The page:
MESA, Ariz. -- The crack of a bat sounded at Hohokam Stadium as Jorge Soler hit a three-run, line-drive double to center field Wednesday in his second Arizona Fall League game.
The Cubs outfield prospect has been waiting months to hear that noise in a game.
Soler played in just 55 games for Class A Daytona before he was sidelined with a stress fracture in his left tibia in mid-June. He was forced to wear a boot during his recovery and sat out Daytona's run to the Florida State League championship.
It was not the way the 6-foot-4, 215-pound Cuban expected to spend his second season after signing a nine-year, $30 million contract with the Cubs. He said through teammate and interpreter Albert Almora that he is unhappy the injury slowed his ascension and has been somewhat hesitant in testing out his newly healed leg.
"You always want to get your 500 at-bats," Soler said. "You take away a good 220-something at-bats, it's always going to have some impact. I haven't been running like I know I could because I have to get back into that."
Soler hit .281 with eight home runs and 35 RBIs before the injury. He went 1-for-5 with two runs and three RBIs as the designated hitter Wednesday in a stellar showing for Cubs prospects in Mesa's 13-3 victory over Glendale.
Third baseman Kris Bryant hit a three-run home run, and Almora, playing in his first game since recovering from a groin injury, went 4-for-5 with a home run and three RBIs. Cubs taxi squad player Wes Darvill added a two-run homer.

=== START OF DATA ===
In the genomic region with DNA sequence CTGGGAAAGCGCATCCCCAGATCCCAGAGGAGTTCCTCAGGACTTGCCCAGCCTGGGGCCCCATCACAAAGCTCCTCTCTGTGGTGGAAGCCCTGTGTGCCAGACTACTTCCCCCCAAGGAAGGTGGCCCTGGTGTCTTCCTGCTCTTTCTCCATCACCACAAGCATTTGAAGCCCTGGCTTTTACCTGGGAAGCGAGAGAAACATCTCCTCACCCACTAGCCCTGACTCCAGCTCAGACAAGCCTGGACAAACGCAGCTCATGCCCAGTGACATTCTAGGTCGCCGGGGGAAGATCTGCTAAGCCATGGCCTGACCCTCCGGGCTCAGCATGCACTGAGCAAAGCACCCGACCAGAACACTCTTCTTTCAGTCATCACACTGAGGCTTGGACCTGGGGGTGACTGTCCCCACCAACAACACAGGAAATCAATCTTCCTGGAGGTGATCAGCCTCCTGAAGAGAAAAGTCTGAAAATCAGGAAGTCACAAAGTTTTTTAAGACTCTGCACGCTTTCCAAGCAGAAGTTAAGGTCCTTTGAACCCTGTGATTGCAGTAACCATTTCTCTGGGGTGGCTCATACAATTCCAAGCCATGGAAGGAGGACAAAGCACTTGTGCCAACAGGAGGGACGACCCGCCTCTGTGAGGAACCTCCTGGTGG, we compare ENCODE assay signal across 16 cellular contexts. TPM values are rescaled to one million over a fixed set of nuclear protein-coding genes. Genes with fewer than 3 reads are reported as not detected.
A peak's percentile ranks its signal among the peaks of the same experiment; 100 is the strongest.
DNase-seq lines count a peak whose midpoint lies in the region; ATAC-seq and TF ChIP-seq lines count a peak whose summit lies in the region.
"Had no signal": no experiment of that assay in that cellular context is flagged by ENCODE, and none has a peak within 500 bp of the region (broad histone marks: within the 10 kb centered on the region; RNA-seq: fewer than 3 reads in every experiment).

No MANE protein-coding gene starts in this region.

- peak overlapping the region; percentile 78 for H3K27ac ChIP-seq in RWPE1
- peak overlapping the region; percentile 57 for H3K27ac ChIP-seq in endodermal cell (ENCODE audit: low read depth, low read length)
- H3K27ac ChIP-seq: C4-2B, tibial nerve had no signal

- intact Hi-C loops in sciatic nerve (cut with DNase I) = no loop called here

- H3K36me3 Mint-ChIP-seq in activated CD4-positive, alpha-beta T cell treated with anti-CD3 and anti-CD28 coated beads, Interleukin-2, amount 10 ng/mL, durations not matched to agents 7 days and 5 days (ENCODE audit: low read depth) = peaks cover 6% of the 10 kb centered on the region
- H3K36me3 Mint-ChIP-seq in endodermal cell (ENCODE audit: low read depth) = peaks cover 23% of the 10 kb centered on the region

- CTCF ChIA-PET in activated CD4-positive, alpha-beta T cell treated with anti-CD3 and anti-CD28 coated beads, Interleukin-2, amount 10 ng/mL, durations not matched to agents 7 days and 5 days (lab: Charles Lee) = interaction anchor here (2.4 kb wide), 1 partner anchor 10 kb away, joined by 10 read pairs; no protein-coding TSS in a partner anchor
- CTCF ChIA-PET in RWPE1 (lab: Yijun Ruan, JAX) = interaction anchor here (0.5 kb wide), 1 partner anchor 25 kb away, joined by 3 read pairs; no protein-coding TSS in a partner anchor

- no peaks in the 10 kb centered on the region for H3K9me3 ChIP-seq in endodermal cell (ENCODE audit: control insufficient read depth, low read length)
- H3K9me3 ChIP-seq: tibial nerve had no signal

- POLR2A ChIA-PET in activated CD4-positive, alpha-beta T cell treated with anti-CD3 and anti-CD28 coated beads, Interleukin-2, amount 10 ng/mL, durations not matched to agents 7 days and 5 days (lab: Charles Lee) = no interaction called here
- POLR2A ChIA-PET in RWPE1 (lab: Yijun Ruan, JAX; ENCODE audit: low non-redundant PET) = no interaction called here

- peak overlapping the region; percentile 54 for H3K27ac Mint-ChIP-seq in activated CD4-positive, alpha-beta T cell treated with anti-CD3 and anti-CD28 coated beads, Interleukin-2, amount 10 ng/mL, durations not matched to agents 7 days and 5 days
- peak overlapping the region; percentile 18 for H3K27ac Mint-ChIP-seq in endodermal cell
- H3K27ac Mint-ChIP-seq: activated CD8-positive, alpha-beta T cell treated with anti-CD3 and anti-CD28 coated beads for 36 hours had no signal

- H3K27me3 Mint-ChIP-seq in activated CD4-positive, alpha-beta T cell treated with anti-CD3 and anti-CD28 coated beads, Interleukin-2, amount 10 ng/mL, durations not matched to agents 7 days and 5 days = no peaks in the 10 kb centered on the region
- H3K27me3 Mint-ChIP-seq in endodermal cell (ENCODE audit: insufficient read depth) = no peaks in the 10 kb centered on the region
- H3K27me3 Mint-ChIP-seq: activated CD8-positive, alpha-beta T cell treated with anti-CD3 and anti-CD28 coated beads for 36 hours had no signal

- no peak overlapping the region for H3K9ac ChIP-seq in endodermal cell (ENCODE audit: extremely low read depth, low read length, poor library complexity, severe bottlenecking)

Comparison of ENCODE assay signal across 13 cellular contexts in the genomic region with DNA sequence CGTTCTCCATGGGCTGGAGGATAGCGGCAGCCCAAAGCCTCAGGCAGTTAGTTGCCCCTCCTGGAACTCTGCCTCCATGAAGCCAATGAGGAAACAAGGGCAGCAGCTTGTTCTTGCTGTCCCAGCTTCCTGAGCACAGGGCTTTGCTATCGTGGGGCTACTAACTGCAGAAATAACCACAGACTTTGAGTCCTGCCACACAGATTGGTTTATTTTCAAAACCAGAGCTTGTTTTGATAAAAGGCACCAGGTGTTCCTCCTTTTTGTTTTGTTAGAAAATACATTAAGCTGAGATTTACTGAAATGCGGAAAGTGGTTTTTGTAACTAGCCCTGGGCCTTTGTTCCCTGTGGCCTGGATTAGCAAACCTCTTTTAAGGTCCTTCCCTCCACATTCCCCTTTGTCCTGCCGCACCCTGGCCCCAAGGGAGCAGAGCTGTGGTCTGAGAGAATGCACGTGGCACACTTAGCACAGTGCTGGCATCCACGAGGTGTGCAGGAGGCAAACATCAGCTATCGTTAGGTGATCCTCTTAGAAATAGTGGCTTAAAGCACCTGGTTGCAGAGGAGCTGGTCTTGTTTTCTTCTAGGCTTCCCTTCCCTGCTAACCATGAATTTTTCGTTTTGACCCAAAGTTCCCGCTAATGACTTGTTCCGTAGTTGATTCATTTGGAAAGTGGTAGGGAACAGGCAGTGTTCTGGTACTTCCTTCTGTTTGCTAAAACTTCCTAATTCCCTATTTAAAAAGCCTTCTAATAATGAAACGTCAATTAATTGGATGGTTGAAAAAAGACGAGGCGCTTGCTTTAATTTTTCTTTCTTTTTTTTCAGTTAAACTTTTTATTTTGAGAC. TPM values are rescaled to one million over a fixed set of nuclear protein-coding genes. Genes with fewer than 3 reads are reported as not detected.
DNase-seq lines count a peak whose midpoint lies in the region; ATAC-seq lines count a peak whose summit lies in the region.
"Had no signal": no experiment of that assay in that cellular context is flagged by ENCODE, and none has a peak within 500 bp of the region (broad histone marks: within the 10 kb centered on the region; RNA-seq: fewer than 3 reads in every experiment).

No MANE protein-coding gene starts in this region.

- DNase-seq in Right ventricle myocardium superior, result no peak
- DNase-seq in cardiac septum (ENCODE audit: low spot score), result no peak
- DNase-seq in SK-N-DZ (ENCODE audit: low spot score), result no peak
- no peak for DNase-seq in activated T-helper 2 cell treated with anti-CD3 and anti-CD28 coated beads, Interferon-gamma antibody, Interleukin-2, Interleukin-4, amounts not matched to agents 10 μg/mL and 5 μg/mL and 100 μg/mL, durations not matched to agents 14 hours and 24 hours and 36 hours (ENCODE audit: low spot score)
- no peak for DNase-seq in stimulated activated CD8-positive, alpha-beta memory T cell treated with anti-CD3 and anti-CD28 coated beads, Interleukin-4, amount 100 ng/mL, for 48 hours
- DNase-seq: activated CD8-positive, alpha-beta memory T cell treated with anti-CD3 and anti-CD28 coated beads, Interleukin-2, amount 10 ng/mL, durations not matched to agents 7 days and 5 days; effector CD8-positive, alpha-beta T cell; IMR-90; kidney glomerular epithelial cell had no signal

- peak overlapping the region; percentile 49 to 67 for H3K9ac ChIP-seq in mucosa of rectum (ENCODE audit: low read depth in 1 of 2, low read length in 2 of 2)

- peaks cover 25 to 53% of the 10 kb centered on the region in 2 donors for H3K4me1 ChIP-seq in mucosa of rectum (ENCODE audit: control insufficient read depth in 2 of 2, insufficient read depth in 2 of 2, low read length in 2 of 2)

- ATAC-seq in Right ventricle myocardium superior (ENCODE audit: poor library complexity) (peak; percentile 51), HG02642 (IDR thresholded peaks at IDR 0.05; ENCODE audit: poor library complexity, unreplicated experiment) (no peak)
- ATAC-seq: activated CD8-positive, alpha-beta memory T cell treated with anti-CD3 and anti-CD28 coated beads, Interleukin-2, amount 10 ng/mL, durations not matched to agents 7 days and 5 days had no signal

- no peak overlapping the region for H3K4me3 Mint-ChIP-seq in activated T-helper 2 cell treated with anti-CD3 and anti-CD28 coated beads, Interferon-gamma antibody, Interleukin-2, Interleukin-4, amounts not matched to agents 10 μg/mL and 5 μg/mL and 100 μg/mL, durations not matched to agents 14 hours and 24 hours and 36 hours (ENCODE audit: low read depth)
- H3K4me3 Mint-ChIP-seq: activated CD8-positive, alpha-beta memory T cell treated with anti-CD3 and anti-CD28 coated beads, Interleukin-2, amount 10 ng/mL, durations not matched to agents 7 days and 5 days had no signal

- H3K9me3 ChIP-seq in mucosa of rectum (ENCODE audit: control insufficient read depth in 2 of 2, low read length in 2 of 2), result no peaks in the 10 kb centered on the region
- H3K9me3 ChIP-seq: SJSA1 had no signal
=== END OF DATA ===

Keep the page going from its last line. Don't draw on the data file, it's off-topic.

Much attention is likely to be paid this month to the trio of highly ranked Cubs prospects. Almora is ranked the second-best prospect in the organization by MLB.com, Soler is third and Bryant is fourth.
"I want to get better in my offensive and defensive game but mostly recognize different pitches in different situations when I'm hitting," Soler said of his time in the fall league. "I don't really feel pressure. I just go out there and play as hard as I can and let my talent do the talking."
No manager worries: Though it could affect them one day, Bryant and Almora said they try not to pay attention to the Cubs' major league manager search.
"If we're focusing on that kind of stuff, it's a little bit of a distraction because we don't control those things," said Bryant, who met former manager Dale Sveum for batting practice when he signed with the Cubs. "The only thing we control is going out on the field and playing baseball. ... Whoever we get, I'm sure they'll do a great job."
Super season: Since the Cubs drafted him second overall in June, Bryant said he has had "the best summer of my life," which includes hitting .336 in 36 games for three minor league teams.
He continued the good times in the first two games of the fall league, going 5-for-9 with five RBIs. Aside from higher-caliber players, he said the biggest adjustment from college to pro life has been the added downtime without schoolwork, which he has occupied by learning to play guitar.
"If you're focusing on baseball all the time, you'll go crazy," Bryant said. "You need to realize it's a game and we're here to have fun but also play as hard as we can and win.
"When I'm on the field, I'm thinking about baseball, but when I'm off the field, I'm trying to do some fun stuff to take my mind off it a little bit."
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